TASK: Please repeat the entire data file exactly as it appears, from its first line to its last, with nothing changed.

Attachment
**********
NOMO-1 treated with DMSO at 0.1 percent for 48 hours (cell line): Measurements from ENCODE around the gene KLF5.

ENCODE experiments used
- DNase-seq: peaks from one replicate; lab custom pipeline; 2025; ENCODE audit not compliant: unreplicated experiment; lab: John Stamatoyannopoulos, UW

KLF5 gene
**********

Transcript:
NOMO-1 treated with DMSO at 0.1 percent for 48 hours (cell line): Measurements from ENCODE around the gene KLF5.

ENCODE experiments used
- DNase-seq: peaks from one replicate; lab custom pipeline; 2025; ENCODE audit not compliant: unreplicated experiment; lab: John Stamatoyannopoulos, UW

KLF5 gene